Last week, the family I used to nanny for invited Mr. K and I over to dinner. They have two sweet and bright young boys that I am extremely fond of, and it had been almost a year since I saw them last. I started as their nanny when the boys were 6 months and 3-1/2 years old, respectively. I worked for them for almost two years, and over the course of those two years I came to view them as my extended family. The 6-month old is now almost 6 YEARS old. He has independent thoughts and asks questions like, “Can you come back over again tomorrow?” and “Do you have a baby yet?” Of course, with the latter comment, I just smile awkwardly and say, “Let’s draw something together!” I also have great affection for the boys’ parents. They both have extremely stressful jobs and yet give themselves tirelessly to their kids whenever they have a free moment. The mother, in particular, is a woman whom I have much respect for. I learned a plethora of things from talking to her and observing her as a mother.
I was reluctant to become a nanny, but I had a hard time finding a job after graduate school and so I took the position. Whenever someone asks me about my experience as a nanny, I always respond that it’s a lot harder than it looks. I gained much more respect for parents in general as well as for child-care workers. But another thing happened. By becoming part of this family and seeing a different style of parenting from the way I was raised, it helped heal the wounds I had leftover from my upbringing. I had always been fearful that I wouldn’t be a good mother and therefore had no interest in having children. At the end of the two years, I left the position knowing, feeling, that I was a changed person. For the first time in my life, I saw that being a parent could be an enriching experience.
I volunteered to bring dessert to dinner last week. I wanted to make something somewhat whimsical that the boy’s might like as well. Cupcakes were out of the question (I am about as anti-cupcake as they come, unless they are the heavenly cupcakes from Broadway Baker). This Chocolate Cream Pie sounded delicious and as my readers know, I am a sucker for all things chocolate. If you’ve never made a cream pie before, this is a straightforward recipe to start with. Most cream pies have three separate components and this one is no different: a crust, filling (or pudding), and whipped topping. I didn’t have any whole milk on hand, so I substituted 1/2 almond milk and 1/2 heavy cream and it worked just fine. This recipe will satisfy any chocolate lover. The coarse sea salt sprinkled on top not only prevents the pie from being too sweet, but deepens the flavor of the overall chocolate.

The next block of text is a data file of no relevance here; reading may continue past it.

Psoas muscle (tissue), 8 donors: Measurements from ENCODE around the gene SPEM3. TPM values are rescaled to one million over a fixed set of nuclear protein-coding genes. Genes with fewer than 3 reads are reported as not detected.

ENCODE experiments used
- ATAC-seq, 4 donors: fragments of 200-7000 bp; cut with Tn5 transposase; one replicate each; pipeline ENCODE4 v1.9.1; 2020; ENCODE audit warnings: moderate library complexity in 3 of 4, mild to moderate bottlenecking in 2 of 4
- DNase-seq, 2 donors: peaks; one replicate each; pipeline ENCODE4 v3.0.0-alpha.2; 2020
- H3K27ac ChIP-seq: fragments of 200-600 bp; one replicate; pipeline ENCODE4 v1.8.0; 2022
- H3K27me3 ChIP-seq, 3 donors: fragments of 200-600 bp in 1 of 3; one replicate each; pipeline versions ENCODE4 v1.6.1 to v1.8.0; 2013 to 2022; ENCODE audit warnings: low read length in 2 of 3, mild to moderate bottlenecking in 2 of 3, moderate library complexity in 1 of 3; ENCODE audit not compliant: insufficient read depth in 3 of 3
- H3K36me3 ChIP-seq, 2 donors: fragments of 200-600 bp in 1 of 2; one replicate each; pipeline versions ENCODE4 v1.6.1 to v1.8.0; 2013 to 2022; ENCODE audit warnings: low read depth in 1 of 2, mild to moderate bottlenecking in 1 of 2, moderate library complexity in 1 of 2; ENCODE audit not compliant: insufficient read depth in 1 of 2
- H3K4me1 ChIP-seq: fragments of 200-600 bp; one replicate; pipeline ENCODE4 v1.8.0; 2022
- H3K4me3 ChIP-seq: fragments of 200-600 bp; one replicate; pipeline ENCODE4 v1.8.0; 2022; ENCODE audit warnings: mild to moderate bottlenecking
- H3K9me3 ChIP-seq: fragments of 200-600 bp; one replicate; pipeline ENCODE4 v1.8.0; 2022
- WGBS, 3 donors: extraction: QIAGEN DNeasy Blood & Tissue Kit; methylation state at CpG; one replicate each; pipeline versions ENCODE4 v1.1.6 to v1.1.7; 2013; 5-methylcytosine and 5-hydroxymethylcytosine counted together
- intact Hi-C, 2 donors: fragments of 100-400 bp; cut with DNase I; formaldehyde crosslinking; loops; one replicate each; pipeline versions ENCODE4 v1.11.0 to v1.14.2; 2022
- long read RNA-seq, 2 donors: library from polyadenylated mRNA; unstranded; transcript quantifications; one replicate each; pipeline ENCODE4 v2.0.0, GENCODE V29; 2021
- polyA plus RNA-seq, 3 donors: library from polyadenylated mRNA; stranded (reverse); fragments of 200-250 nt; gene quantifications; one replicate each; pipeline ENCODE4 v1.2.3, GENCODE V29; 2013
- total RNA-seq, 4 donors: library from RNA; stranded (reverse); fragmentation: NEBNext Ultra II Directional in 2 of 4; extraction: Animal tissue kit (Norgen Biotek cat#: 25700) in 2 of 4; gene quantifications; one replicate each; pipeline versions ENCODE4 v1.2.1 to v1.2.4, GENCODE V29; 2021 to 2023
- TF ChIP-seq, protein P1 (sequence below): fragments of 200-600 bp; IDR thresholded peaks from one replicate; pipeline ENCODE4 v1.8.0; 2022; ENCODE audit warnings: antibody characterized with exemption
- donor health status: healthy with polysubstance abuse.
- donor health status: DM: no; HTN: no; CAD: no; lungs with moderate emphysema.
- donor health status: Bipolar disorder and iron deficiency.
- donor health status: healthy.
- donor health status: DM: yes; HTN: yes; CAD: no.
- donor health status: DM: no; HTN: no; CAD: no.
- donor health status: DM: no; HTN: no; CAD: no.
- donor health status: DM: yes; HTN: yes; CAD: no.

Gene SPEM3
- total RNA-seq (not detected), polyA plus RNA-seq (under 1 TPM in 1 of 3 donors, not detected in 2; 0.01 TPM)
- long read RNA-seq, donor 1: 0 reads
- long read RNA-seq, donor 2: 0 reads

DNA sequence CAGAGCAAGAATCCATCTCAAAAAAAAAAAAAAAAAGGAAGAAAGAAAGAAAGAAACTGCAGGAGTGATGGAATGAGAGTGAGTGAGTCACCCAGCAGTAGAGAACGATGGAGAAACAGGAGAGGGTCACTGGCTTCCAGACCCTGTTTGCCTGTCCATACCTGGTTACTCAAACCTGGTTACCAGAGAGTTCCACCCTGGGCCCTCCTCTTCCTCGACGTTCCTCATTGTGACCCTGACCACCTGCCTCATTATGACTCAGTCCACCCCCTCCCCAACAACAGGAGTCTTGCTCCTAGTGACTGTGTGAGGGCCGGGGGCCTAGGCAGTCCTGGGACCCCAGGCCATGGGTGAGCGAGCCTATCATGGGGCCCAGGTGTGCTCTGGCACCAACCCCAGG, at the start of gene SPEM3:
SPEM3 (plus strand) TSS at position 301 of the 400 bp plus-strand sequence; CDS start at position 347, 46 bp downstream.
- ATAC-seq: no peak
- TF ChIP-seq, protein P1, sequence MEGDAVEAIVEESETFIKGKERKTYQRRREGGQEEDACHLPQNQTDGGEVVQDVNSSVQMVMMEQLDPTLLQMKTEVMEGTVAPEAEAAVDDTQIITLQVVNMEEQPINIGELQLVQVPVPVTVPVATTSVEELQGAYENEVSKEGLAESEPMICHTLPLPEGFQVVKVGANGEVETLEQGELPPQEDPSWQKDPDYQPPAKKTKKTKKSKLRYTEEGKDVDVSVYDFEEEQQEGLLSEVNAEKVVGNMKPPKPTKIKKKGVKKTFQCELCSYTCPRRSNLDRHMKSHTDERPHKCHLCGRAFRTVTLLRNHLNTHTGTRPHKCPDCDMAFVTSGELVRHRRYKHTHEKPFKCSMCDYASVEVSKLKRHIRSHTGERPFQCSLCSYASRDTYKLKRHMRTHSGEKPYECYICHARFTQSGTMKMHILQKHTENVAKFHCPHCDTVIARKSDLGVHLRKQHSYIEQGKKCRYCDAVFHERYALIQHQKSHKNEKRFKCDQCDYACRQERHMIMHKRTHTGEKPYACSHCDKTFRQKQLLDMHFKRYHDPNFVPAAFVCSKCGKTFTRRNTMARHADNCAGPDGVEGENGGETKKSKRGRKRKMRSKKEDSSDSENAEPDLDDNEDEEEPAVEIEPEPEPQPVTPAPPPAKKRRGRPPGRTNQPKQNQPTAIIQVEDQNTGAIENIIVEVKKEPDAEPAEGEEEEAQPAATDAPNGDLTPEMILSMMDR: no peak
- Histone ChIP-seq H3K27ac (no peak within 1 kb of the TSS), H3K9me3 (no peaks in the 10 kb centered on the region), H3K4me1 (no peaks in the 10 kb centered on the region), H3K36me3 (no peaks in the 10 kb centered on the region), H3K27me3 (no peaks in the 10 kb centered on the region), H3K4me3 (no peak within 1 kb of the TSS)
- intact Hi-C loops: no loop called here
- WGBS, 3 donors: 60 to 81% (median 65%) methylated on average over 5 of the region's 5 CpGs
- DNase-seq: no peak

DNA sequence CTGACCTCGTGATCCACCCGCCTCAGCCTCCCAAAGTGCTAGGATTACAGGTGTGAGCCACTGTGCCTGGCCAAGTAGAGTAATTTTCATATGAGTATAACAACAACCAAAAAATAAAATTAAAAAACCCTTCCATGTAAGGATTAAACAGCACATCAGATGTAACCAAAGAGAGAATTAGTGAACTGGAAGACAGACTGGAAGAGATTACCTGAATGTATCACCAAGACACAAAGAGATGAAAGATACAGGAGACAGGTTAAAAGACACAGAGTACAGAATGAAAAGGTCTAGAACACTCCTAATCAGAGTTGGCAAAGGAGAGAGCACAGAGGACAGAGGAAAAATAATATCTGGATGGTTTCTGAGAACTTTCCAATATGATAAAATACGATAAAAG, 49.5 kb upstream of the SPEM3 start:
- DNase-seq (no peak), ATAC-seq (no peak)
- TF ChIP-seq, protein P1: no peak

Chocolate Pudding Pie
Adapted from Gourmet
Yield: Makes 8 to 10 servings
1-1/3 cups chocolate wafer crumbs (I scraped out the filling of OREOs and used the wafer cookies)
5 tablespoons unsalted butter, melted
1/4 cup sugar
pinch of salt
2/3 cup sugar
1/4 cup cornstarch
1/2 teaspoon salt
4 large egg yolks
3 cups whole milk
5 oz. bittersweet chocolate, melted
2 oz. unsweetened chocolate, melted
2 tablespoons unsalted butter, softened
1 teaspoon vanilla
3/4 cup chilled heavy cream
1 tablespoon sugar
1. Put oven rack in middle position and preheat oven to 350 degrees.
2. Stir together crumbs, butter, sugar and salt and press on bottom and up the side of a 9-inch pie pan. Bake until crisp, about 15 minutes, and cool on a rack.
3. Whisk together sugar, cornstarch, salt and yolks in a 3-quart heavy saucepan until combined well, then slowly add milk, whisking continuously. Bring to a boil over moderate heat, continue whisking, then reduce heat and simmer (continuing to whisk) for one minute. Filling will be thick.
4. Force filling through a fine-mesh sieve into a bowl, then whisk in chocolates, butter and vanilla. Cover surface of filling with a buttered round of wax paper and cool completely, about 2 hours.
5. Spoon filling into crust and chill pie, loosely covered, at least 6 hours.
6. Just before serving, beat cream with sugar in a bowl using an electric mixer until it just holds stiff peaks, then spoon on top of pie.
7. Using a fine-mesh sieve, sift 1 tablespoon of cocoa powder over whipped cream.
8. Sprinkle 1/2 teaspoon of fleur de sel over pie (optional).